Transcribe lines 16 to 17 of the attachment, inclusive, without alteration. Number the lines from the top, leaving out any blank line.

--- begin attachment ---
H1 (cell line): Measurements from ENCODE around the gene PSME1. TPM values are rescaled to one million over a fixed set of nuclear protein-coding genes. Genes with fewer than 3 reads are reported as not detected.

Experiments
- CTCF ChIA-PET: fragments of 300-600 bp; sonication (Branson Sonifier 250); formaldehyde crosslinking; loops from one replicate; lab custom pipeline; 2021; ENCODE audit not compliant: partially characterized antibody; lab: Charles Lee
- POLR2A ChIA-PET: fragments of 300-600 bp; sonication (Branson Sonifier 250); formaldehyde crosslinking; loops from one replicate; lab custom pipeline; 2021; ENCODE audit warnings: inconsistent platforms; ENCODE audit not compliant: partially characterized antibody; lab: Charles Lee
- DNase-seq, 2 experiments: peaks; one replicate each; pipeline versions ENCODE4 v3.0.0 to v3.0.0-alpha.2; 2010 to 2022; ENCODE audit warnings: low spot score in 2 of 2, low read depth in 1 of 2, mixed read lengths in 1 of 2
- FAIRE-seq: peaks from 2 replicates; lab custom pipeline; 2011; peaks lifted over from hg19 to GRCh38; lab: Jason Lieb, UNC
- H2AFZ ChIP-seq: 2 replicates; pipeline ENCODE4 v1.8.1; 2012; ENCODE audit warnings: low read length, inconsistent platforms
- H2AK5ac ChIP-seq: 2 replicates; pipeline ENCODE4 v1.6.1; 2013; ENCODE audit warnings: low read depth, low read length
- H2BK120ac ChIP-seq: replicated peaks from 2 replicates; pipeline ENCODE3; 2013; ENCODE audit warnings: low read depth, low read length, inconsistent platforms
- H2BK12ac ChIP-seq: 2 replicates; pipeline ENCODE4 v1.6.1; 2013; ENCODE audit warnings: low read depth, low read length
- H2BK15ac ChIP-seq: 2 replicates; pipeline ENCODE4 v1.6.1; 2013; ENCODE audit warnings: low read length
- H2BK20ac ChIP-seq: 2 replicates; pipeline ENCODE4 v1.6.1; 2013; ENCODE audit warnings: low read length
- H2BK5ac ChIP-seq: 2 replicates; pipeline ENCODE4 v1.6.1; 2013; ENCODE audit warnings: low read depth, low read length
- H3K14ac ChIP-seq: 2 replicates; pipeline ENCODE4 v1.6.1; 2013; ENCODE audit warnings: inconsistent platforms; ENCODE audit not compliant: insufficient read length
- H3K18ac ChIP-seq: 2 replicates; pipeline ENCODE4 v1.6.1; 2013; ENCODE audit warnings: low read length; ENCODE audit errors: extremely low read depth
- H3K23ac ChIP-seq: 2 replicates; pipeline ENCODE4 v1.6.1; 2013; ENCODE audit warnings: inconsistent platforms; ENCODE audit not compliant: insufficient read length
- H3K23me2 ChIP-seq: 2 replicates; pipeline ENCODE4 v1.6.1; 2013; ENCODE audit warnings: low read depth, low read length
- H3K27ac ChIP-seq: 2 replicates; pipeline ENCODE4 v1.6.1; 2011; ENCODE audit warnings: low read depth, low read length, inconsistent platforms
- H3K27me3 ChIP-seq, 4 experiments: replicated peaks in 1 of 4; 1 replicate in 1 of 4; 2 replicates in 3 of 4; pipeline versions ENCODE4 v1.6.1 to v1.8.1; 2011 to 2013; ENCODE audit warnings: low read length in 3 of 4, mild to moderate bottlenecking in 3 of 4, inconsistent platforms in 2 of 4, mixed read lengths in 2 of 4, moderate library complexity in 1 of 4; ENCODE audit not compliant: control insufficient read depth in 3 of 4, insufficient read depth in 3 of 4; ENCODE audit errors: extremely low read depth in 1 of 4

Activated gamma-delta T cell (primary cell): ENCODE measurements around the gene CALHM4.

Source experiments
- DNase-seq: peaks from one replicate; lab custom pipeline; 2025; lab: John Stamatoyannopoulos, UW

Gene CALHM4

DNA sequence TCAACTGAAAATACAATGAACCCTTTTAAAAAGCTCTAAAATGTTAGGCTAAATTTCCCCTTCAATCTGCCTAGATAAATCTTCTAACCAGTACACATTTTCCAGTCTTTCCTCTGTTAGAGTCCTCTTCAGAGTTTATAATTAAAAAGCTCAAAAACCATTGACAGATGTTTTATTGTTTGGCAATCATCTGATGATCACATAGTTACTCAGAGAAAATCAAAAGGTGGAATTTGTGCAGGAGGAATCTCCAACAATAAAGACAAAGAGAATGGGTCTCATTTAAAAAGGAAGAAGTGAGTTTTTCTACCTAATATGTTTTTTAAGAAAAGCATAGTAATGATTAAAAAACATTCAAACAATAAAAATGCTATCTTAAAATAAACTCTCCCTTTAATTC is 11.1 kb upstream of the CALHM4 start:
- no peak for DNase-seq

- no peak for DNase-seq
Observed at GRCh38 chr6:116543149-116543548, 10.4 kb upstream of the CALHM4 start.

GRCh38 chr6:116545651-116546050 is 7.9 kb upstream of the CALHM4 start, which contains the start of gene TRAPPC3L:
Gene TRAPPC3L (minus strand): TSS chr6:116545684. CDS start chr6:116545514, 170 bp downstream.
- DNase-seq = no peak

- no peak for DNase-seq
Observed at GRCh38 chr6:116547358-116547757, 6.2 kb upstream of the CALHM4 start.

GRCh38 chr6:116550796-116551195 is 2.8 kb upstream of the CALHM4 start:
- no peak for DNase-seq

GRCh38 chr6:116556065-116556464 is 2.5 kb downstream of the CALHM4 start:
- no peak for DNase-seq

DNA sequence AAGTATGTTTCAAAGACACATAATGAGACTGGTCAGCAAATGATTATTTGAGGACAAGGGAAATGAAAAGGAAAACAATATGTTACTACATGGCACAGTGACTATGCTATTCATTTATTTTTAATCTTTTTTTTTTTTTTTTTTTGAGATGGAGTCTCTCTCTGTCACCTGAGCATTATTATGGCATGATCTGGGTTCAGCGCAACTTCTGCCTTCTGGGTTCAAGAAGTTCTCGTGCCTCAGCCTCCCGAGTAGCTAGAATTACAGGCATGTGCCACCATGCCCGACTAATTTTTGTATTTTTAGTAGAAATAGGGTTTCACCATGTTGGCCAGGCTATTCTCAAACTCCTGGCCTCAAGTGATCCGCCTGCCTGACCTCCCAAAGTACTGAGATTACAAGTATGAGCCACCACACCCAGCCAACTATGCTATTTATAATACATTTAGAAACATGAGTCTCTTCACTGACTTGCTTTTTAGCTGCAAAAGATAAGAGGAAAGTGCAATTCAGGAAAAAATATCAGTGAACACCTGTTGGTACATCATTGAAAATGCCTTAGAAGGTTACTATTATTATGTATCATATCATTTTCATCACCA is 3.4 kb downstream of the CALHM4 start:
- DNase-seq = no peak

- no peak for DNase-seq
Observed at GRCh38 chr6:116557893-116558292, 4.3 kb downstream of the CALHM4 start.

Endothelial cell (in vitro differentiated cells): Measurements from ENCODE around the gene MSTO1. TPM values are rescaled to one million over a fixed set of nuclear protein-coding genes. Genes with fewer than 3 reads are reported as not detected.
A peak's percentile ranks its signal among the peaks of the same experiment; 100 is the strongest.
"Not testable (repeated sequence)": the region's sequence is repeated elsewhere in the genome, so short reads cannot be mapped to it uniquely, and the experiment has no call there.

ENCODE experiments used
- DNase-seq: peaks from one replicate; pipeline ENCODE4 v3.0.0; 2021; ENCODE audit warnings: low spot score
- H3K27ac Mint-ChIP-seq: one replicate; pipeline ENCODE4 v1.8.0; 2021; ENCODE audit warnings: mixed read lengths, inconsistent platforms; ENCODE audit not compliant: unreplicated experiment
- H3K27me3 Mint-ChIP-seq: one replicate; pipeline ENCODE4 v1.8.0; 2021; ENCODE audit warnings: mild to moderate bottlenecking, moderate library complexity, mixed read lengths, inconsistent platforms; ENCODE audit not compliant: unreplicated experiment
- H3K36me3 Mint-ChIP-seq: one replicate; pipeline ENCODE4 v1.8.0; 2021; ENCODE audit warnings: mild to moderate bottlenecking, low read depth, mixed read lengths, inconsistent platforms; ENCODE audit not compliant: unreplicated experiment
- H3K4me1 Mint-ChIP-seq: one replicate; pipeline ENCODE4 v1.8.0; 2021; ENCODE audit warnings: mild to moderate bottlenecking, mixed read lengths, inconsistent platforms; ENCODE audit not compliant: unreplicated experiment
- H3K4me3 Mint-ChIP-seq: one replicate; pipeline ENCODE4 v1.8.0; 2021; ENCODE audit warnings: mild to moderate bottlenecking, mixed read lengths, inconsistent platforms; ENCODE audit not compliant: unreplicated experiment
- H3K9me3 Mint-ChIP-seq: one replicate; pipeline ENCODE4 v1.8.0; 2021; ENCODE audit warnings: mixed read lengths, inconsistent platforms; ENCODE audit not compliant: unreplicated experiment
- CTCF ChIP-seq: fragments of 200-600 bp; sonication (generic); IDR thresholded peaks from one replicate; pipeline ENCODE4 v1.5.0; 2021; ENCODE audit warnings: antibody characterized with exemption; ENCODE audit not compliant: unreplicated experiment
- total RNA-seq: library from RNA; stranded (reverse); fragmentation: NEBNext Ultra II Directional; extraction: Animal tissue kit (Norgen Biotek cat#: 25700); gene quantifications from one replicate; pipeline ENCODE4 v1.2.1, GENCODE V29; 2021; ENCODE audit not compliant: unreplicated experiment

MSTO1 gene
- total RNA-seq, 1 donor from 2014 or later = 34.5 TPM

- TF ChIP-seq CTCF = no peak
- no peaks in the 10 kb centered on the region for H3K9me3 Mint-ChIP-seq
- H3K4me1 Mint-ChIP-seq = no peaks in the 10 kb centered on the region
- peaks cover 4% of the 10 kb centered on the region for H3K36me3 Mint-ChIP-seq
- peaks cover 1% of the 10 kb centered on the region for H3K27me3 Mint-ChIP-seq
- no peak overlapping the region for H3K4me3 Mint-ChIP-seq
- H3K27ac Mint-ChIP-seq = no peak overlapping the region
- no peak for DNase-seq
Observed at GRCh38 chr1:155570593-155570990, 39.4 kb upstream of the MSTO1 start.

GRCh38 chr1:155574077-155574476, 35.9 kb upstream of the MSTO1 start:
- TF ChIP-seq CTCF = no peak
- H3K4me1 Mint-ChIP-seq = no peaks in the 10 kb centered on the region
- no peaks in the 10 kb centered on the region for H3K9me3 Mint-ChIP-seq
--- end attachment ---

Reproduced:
- H3K23ac ChIP-seq: 2 replicates; pipeline ENCODE4 v1.6.1; 2013; ENCODE audit warnings: inconsistent platforms; ENCODE audit not compliant: insufficient read length
- H3K23me2 ChIP-seq: 2 replicates; pipeline ENCODE4 v1.6.1; 2013; ENCODE audit warnings: low read depth, low read length